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DLI – Daily Light Integral

What is DLI?

DLI is one of those lesser known metrics, at least in the non-commercial cannabis sector. Daily Light Integral (Which uses a scale of 0-70) is how many moles of Photosynthetically Active Radiation (The spectrum used by your plants) are received by each square meter each day. In other words, how much PPFD your plant canopy receives throughout each 24hr period.

Different plants have different DLI needs, for example the Moth Orchid (Phalaenopsis) only needs a DLI of 2 and shouldn’t be given above 10, while roses need a DLI of 10 to meet their minimum requirements and can happily exceed 30.
Cannabis needs a minimum of 35-50 DLI (During flower) in order to grow to it’s genetic potential, but can use up to 65 if other environmental conditions are optimal.

How do we measure DLI?

To expand on the above, we measure DLI as PPFD per square meter at canopy level per day (mol/m2/day). To accurately measure this, you would need a PAR meter that is designed to measure the light range your lighting puts out, HPS and LED have different total spectrums and thus slightly different meters to measure them.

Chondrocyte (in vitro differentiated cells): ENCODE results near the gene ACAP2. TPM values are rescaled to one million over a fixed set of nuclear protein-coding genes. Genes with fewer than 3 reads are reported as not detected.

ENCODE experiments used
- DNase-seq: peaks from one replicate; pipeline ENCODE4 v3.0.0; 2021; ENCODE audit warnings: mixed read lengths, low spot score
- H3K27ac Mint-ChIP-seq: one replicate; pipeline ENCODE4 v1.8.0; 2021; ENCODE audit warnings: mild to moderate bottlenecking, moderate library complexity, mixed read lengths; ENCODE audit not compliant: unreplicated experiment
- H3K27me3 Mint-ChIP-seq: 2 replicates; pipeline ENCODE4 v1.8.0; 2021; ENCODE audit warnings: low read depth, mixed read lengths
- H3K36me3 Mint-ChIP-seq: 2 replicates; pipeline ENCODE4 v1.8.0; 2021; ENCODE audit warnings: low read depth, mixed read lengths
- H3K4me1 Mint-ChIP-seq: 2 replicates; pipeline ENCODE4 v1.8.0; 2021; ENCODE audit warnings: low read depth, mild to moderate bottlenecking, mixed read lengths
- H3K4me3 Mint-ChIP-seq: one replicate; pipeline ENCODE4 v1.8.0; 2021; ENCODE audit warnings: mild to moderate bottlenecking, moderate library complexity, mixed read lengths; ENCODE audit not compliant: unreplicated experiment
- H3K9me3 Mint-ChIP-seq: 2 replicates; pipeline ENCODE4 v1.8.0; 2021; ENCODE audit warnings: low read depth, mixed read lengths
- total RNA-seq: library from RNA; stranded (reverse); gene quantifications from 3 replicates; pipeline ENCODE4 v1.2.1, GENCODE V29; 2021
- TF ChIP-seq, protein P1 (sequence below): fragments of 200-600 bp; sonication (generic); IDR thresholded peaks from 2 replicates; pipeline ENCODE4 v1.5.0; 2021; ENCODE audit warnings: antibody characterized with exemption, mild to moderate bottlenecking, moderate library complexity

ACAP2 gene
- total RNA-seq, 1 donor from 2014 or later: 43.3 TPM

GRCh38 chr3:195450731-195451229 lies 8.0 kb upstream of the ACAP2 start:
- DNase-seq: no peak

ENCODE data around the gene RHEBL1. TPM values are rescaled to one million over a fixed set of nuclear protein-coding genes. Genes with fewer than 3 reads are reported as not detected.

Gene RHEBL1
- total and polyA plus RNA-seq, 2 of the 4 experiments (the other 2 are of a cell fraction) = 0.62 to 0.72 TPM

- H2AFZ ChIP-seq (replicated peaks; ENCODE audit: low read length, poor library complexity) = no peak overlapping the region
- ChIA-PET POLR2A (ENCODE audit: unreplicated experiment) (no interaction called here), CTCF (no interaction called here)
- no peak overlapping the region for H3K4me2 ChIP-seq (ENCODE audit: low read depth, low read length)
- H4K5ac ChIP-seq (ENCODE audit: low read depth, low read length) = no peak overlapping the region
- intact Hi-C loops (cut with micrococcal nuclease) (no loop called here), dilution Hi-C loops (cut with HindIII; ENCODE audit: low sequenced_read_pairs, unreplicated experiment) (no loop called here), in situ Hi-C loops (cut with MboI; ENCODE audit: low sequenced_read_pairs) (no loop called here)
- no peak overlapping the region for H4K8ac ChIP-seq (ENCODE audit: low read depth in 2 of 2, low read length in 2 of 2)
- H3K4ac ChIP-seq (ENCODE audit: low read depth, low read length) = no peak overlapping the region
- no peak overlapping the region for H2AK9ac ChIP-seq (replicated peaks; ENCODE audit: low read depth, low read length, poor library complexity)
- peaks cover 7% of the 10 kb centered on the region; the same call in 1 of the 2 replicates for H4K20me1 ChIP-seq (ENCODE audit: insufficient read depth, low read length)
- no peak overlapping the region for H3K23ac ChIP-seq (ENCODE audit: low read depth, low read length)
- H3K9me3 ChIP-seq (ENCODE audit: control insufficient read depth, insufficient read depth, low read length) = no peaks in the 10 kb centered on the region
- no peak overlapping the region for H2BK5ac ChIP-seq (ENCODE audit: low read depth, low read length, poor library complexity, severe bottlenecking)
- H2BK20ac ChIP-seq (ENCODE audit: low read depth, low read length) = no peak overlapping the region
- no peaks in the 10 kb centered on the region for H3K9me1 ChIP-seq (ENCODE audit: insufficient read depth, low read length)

If you don’t have one of those handy Apogee meters (My preferred PAR meter source), you can reference PPFD charts for your particular light, either from the manufacturer or more reliably from independent testers. If you are using this method make sure you know what the PPFD is at a given distance for the light and then realize that the DLI you come up with will be at that distance, moving further away will lower the DLI received.

“But wait, what is PPFD?”

Well, PPFD stands for Photosynthetic Photon Flux Density, and is a measurement of the amount of Photosynthetically Active Radiation at a given distance from the light source and is measured in μmol (Micro-moles).

“What is this Photosynthetically Active Radiation?”

Photosynthetically Active Radiation, otherwise known as PAR is a measurement of the light spectrum in the 400-700nm range, which contains most of what is needed for photosynthesis.

OK, let’s calculate your DLI

Now that you have measured or estimated your PPFD, we can calculate it into DLI.